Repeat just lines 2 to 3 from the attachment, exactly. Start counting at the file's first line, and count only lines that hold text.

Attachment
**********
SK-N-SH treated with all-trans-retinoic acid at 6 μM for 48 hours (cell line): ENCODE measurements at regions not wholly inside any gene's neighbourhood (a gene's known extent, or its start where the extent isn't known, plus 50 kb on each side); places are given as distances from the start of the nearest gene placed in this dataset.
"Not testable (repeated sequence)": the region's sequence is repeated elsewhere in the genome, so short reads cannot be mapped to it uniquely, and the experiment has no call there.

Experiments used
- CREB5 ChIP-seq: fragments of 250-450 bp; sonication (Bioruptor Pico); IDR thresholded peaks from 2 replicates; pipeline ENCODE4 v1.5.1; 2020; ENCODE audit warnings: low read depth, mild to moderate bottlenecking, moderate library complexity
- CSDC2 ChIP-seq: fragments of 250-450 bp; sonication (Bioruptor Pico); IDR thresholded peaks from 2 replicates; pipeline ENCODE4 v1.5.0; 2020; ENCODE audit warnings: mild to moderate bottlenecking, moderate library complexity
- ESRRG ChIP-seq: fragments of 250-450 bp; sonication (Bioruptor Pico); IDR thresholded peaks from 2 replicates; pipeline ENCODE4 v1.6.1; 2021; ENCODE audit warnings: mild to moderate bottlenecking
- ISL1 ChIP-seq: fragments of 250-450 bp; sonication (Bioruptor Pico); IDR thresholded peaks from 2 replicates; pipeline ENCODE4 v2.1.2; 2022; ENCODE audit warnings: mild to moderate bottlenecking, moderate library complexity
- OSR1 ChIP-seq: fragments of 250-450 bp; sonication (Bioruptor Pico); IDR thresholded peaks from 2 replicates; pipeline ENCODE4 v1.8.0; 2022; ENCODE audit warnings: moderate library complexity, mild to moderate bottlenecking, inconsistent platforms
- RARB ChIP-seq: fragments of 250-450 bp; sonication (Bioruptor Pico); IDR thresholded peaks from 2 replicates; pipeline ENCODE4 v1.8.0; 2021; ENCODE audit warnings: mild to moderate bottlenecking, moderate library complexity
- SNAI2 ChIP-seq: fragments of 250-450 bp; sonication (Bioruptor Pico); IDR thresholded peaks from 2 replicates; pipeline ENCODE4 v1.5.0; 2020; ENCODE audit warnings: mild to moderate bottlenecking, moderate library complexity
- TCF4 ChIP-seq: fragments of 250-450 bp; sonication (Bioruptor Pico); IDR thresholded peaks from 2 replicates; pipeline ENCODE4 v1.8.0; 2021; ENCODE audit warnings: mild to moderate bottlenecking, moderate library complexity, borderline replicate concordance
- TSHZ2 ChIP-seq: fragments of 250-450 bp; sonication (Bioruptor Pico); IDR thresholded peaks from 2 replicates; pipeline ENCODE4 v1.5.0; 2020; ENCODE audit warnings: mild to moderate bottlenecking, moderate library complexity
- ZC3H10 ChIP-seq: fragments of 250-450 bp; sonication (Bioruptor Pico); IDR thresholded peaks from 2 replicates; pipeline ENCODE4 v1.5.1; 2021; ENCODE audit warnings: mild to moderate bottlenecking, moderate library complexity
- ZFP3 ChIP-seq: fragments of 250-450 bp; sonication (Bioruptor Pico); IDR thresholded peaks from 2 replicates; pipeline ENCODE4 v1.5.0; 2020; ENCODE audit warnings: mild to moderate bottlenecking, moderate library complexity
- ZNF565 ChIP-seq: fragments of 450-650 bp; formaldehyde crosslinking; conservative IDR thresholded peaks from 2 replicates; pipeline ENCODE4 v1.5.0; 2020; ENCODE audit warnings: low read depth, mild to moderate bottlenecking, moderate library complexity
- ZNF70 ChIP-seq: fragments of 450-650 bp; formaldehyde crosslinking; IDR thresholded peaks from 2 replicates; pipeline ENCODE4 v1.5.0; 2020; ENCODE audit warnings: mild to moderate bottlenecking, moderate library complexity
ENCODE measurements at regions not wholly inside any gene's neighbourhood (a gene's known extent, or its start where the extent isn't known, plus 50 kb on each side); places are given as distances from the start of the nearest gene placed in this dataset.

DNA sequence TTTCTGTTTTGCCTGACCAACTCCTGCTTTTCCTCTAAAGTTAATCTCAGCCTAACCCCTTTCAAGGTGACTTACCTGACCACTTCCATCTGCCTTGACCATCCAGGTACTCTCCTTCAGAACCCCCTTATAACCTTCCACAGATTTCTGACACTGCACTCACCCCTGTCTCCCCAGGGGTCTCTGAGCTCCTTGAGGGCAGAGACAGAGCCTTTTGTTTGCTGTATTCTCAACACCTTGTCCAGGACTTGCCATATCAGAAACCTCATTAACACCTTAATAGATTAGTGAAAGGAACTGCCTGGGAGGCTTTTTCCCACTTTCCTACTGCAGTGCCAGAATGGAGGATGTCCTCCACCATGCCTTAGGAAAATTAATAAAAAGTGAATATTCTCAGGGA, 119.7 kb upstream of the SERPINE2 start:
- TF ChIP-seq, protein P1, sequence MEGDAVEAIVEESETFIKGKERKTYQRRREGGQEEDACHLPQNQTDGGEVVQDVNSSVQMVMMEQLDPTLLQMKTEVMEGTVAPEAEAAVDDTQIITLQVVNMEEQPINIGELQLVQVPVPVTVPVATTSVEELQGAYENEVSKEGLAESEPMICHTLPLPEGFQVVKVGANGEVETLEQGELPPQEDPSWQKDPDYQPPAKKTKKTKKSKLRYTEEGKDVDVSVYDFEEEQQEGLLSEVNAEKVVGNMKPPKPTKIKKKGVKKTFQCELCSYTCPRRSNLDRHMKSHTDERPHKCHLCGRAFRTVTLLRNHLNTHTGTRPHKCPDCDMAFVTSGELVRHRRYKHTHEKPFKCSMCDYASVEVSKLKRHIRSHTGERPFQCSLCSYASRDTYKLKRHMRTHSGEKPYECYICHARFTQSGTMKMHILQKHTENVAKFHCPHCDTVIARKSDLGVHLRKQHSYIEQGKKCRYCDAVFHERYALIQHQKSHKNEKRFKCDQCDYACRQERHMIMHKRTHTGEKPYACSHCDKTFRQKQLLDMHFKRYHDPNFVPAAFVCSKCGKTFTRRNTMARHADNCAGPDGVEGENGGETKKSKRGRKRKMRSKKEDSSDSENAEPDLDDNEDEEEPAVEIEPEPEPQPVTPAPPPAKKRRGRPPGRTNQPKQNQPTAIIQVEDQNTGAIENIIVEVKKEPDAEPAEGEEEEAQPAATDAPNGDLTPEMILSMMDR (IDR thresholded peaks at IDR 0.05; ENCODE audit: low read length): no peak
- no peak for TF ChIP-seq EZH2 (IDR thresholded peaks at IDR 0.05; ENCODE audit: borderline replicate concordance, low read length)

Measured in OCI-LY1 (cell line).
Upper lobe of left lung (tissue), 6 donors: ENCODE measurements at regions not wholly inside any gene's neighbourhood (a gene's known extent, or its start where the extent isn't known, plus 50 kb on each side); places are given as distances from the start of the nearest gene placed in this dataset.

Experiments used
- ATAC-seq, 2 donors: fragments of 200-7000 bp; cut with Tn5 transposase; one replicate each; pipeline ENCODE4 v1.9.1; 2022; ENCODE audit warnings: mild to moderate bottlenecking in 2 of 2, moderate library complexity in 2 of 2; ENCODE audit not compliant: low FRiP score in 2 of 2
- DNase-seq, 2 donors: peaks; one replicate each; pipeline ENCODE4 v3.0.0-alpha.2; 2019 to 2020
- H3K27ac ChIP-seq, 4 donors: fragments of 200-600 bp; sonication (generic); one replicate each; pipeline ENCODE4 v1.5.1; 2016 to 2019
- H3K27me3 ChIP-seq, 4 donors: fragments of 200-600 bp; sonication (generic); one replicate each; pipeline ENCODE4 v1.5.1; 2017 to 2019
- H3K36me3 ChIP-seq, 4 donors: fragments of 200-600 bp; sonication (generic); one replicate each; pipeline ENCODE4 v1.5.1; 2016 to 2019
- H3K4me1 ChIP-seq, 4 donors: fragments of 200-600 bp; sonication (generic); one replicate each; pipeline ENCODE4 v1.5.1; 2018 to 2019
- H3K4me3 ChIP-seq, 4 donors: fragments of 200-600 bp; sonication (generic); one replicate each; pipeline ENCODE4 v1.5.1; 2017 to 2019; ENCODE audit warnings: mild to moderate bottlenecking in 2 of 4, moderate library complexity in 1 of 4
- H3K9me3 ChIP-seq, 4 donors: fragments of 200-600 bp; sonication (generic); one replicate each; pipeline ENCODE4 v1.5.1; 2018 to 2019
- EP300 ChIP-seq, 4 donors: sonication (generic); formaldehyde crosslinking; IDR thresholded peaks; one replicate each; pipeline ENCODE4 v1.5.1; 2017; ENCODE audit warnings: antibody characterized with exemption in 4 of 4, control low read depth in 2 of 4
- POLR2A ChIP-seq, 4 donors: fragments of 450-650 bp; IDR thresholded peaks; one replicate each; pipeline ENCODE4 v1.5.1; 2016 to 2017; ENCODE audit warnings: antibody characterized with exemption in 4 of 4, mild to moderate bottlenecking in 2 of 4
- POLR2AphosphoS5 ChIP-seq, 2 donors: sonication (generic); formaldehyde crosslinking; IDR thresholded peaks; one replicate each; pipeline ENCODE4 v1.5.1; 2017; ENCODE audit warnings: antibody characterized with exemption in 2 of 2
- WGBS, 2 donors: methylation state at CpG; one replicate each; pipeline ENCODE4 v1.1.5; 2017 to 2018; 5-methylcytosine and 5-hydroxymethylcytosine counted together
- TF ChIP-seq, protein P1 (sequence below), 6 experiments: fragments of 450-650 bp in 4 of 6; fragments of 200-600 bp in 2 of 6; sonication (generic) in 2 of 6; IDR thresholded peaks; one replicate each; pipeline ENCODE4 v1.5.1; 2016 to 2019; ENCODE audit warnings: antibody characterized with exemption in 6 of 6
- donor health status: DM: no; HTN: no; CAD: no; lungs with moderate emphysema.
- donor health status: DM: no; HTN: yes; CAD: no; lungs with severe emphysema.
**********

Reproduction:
"Not testable (repeated sequence)": the region's sequence is repeated elsewhere in the genome, so short reads cannot be mapped to it uniquely, and the experiment has no call there.

Experiments used